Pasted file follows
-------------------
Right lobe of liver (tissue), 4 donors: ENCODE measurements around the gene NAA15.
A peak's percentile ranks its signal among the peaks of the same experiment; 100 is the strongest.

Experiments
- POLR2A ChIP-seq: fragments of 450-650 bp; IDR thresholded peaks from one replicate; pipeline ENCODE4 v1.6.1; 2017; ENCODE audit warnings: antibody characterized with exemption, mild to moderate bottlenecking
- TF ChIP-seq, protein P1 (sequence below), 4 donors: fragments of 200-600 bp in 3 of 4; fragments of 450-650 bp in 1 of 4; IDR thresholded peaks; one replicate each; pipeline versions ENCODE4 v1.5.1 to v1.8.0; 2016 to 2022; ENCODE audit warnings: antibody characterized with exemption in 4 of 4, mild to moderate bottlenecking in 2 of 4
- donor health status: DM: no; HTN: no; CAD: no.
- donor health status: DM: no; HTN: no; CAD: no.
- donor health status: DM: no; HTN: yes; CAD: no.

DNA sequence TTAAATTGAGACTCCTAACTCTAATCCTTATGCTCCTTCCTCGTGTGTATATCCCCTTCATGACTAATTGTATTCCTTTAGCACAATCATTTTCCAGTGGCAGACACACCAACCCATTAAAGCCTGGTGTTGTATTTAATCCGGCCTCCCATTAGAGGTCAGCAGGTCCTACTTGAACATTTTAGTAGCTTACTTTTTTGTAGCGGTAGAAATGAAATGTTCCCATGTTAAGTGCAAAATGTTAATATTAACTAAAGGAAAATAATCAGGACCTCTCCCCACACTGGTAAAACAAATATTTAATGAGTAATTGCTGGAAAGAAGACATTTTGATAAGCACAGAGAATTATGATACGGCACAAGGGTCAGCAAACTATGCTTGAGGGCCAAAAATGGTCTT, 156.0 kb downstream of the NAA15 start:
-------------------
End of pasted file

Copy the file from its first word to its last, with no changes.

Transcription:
Right lobe of liver (tissue), 4 donors: ENCODE measurements around the gene NAA15.
A peak's percentile ranks its signal among the peaks of the same experiment; 100 is the strongest.

Experiments
- POLR2A ChIP-seq: fragments of 450-650 bp; IDR thresholded peaks from one replicate; pipeline ENCODE4 v1.6.1; 2017; ENCODE audit warnings: antibody characterized with exemption, mild to moderate bottlenecking
- TF ChIP-seq, protein P1 (sequence below), 4 donors: fragments of 200-600 bp in 3 of 4; fragments of 450-650 bp in 1 of 4; IDR thresholded peaks; one replicate each; pipeline versions ENCODE4 v1.5.1 to v1.8.0; 2016 to 2022; ENCODE audit warnings: antibody characterized with exemption in 4 of 4, mild to moderate bottlenecking in 2 of 4
- donor health status: DM: no; HTN: no; CAD: no.
- donor health status: DM: no; HTN: no; CAD: no.
- donor health status: DM: no; HTN: yes; CAD: no.

DNA sequence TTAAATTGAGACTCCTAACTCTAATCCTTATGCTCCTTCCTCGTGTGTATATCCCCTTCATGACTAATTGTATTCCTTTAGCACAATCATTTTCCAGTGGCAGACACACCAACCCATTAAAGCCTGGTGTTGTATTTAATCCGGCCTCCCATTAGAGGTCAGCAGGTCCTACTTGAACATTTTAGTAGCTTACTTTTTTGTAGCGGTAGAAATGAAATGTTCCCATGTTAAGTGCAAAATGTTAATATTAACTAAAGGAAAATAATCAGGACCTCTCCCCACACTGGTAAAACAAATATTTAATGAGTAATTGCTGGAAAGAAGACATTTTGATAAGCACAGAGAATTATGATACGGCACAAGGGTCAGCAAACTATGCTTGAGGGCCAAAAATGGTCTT, 156.0 kb downstream of the NAA15 start: